Poster E80, Monday, March 27, 2:30 – 4:30 pm, Pacific Concourse
Hippocampal theta oscillations differentiate recognition with and without correct source retrieval.
Kamin Kim1, Arne Ekstrom2, Nitin Tandon1; 1Department of Neurosurgery, University of Texas Medical School at Houston, 2Center for Neuroscience and Department of Psychology, University of California Davis
Past EEG findings have suggested that theta oscillations are associated with recognition and may reflect hippocampal-driven reinstatement of the episodic memory representation (Nyhus & Curran, 2010). However, specific evidence of hippocampal theta-driven reinstatement during recognition is lacking. Here, using intracranial EEG (iEEG), we investigated the electrophysiological characteristics of the hippocampal processing during recognition. Six patients participated in a spatiotemporal source memory task comprised of encoding and retrieval phases. During encoding, patients were presented with pictures of objects and asked to associate them with either a spatial or temporal context. During recognition/retrieval, they were again presented with the same objects and some new foil items and asked whether they had previously been shown the picture (familiar vs. unfamiliar, i.e., recognition) and also the context they associated with the item (i.e., source retrieval). iEEG data from the electrodes placed in the hippocampus were analyzed in a time window starting from 1000ms preceding the recognition cue onset till 2200ms after cue onset. Correct recognition trials were sorted according to whether the item was later identified with the correct source context or not. Time-frequency analysis was conducted using Hilbert transformation, and a permutation test was used to test the statistical significance of conditional differences. Significant increases in theta-band (3-8Hz) oscillations were associated with the items in which the source was later correctly identified. The present results suggest that in hippocampal theta oscillations may initiate distinct levels of cortical reinstatement for episodic memory with and without rich encoding of details.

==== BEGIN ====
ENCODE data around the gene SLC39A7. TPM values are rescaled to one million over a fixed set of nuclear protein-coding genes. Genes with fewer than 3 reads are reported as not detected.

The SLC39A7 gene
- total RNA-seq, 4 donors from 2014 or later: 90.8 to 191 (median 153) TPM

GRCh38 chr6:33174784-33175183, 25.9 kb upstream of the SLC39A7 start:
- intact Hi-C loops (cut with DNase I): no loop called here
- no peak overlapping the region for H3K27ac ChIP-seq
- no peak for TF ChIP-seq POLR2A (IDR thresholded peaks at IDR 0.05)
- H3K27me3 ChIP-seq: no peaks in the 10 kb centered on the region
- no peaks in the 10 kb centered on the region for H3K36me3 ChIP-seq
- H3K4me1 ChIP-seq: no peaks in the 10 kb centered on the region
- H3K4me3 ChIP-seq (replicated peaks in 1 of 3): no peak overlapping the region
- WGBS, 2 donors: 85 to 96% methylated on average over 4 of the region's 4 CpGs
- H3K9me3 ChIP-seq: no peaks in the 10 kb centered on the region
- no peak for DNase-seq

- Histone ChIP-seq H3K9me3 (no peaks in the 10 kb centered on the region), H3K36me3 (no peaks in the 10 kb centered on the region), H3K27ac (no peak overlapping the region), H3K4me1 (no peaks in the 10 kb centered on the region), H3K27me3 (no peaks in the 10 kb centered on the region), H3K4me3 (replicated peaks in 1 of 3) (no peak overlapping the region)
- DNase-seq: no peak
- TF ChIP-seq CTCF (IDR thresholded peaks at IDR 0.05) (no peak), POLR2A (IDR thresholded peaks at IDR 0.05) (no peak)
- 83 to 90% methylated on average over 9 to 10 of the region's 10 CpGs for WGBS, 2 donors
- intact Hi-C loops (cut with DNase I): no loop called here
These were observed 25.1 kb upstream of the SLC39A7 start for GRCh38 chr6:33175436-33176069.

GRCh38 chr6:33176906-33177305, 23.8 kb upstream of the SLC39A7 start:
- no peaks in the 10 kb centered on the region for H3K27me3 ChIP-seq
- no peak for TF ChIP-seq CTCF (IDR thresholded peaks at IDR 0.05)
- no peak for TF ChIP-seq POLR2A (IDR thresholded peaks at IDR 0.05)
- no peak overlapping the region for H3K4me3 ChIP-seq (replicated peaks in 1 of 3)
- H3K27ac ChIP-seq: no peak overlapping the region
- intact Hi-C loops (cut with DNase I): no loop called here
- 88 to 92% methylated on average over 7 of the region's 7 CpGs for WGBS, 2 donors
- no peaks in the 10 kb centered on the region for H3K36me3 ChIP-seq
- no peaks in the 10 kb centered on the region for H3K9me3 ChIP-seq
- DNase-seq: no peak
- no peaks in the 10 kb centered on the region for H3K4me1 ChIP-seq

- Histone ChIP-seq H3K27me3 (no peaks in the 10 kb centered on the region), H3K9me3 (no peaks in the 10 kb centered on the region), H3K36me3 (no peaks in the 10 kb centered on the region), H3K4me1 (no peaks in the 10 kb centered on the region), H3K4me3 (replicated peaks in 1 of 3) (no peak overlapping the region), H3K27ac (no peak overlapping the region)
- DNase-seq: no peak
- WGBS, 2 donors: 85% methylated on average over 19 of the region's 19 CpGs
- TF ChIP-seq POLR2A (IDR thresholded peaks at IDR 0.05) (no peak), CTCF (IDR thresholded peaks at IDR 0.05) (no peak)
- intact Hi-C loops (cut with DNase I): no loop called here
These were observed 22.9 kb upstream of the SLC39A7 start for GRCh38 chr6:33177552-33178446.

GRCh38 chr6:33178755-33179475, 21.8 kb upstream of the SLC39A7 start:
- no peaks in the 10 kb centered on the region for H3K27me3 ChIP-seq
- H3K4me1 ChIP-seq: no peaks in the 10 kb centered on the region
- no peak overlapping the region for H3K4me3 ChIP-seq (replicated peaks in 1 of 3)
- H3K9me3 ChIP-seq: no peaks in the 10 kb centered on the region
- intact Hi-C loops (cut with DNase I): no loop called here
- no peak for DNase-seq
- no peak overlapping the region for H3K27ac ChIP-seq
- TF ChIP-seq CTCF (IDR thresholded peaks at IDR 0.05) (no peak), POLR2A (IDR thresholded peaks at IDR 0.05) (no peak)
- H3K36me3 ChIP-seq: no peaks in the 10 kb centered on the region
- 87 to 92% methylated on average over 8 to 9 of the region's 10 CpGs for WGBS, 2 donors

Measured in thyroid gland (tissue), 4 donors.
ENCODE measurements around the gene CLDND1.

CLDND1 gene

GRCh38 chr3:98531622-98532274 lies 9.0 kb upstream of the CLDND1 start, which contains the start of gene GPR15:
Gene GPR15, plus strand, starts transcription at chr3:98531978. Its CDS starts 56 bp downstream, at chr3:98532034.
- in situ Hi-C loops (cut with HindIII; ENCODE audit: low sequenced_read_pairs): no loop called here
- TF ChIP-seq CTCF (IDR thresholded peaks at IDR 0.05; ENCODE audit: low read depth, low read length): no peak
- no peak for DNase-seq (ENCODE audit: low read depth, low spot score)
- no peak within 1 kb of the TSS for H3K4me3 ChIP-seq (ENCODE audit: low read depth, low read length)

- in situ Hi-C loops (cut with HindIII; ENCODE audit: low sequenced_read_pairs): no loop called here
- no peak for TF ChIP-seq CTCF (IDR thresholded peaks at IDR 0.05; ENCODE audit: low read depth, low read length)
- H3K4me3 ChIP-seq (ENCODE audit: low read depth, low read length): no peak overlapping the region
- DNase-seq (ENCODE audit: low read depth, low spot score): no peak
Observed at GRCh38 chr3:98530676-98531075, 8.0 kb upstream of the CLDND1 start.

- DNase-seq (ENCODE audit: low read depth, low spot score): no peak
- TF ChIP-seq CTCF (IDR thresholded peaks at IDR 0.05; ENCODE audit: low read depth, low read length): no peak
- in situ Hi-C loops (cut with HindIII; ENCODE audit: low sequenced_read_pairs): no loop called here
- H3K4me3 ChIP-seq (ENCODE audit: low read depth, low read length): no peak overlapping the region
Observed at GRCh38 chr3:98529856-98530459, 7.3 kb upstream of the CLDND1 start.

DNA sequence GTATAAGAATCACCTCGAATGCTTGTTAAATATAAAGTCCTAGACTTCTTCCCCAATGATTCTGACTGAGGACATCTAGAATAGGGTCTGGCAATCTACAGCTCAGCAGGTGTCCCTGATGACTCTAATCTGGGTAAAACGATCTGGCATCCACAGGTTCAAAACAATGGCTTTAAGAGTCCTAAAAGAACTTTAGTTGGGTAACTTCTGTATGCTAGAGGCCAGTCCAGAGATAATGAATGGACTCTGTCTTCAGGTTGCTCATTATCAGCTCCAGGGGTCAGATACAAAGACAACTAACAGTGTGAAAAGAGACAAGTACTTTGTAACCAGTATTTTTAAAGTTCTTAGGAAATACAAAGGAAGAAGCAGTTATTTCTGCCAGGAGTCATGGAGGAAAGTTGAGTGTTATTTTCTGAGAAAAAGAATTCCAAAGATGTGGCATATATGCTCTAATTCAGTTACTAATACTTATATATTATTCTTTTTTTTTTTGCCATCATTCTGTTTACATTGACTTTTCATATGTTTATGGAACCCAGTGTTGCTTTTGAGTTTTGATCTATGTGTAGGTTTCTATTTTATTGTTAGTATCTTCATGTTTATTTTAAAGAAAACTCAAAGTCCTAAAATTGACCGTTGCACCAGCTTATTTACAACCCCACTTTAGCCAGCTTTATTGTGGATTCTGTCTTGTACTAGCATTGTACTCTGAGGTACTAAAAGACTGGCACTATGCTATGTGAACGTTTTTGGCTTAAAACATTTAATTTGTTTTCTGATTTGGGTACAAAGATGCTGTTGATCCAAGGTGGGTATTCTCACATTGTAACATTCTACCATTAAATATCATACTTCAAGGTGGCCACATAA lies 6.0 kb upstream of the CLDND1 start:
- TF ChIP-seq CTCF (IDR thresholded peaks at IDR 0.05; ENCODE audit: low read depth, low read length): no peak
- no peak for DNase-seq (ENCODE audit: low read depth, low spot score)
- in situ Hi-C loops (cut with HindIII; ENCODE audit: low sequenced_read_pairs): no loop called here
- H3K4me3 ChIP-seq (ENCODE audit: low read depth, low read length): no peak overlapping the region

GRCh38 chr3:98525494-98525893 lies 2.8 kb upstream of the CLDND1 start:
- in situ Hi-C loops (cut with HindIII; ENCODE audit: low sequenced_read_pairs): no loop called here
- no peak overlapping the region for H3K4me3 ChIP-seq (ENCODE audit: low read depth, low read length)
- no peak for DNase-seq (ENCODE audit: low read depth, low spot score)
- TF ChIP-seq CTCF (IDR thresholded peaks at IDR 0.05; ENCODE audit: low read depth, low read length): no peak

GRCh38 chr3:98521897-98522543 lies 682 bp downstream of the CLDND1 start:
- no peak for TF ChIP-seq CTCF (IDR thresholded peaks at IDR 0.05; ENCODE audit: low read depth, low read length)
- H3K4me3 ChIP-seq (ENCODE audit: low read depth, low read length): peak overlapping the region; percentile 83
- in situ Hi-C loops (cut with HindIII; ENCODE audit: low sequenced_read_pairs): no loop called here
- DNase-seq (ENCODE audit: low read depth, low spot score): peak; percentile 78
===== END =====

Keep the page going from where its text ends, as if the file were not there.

Topic Area: LONG-TERM MEMORY: Episodic